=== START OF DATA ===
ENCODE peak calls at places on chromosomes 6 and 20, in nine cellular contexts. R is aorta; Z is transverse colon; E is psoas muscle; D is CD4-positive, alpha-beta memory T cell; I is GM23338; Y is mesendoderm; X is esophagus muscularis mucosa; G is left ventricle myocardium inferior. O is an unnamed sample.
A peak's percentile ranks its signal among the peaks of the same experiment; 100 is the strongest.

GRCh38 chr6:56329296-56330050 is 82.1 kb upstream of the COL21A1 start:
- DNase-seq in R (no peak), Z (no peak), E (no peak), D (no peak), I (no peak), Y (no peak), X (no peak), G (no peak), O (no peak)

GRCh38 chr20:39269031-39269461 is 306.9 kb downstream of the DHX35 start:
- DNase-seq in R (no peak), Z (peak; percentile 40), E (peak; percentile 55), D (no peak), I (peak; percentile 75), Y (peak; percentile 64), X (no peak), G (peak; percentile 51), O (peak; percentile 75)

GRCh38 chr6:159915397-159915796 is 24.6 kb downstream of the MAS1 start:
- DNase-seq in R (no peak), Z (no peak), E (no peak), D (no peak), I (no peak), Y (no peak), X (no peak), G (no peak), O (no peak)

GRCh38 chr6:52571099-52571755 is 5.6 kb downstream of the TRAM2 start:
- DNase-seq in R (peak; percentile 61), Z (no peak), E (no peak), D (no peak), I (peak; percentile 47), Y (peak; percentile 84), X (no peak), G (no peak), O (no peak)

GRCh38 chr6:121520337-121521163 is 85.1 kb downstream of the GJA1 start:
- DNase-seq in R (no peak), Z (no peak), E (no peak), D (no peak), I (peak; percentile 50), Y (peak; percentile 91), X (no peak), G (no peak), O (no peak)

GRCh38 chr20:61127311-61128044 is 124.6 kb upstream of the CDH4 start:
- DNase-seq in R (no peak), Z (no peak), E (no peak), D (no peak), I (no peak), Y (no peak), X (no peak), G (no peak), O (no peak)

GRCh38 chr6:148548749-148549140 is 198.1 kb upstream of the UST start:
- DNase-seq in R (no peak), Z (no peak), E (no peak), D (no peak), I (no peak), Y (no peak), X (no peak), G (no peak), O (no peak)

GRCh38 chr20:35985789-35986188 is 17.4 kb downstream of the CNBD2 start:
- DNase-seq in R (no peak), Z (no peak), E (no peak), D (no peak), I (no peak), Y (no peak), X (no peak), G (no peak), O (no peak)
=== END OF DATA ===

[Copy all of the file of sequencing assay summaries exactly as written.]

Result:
ENCODE peak calls at places on chromosomes 6 and 20, in nine cellular contexts. R is aorta; Z is transverse colon; E is psoas muscle; D is CD4-positive, alpha-beta memory T cell; I is GM23338; Y is mesendoderm; X is esophagus muscularis mucosa; G is left ventricle myocardium inferior. O is an unnamed sample.
A peak's percentile ranks its signal among the peaks of the same experiment; 100 is the strongest.

GRCh38 chr6:56329296-56330050 is 82.1 kb upstream of the COL21A1 start:
- DNase-seq in R (no peak), Z (no peak), E (no peak), D (no peak), I (no peak), Y (no peak), X (no peak), G (no peak), O (no peak)

GRCh38 chr20:39269031-39269461 is 306.9 kb downstream of the DHX35 start:
- DNase-seq in R (no peak), Z (peak; percentile 40), E (peak; percentile 55), D (no peak), I (peak; percentile 75), Y (peak; percentile 64), X (no peak), G (peak; percentile 51), O (peak; percentile 75)

GRCh38 chr6:159915397-159915796 is 24.6 kb downstream of the MAS1 start:
- DNase-seq in R (no peak), Z (no peak), E (no peak), D (no peak), I (no peak), Y (no peak), X (no peak), G (no peak), O (no peak)

GRCh38 chr6:52571099-52571755 is 5.6 kb downstream of the TRAM2 start:
- DNase-seq in R (peak; percentile 61), Z (no peak), E (no peak), D (no peak), I (peak; percentile 47), Y (peak; percentile 84), X (no peak), G (no peak), O (no peak)

GRCh38 chr6:121520337-121521163 is 85.1 kb downstream of the GJA1 start:
- DNase-seq in R (no peak), Z (no peak), E (no peak), D (no peak), I (peak; percentile 50), Y (peak; percentile 91), X (no peak), G (no peak), O (no peak)

GRCh38 chr20:61127311-61128044 is 124.6 kb upstream of the CDH4 start:
- DNase-seq in R (no peak), Z (no peak), E (no peak), D (no peak), I (no peak), Y (no peak), X (no peak), G (no peak), O (no peak)

GRCh38 chr6:148548749-148549140 is 198.1 kb upstream of the UST start:
- DNase-seq in R (no peak), Z (no peak), E (no peak), D (no peak), I (no peak), Y (no peak), X (no peak), G (no peak), O (no peak)

GRCh38 chr20:35985789-35986188 is 17.4 kb downstream of the CNBD2 start:
- DNase-seq in R (no peak), Z (no peak), E (no peak), D (no peak), I (no peak), Y (no peak), X (no peak), G (no peak), O (no peak)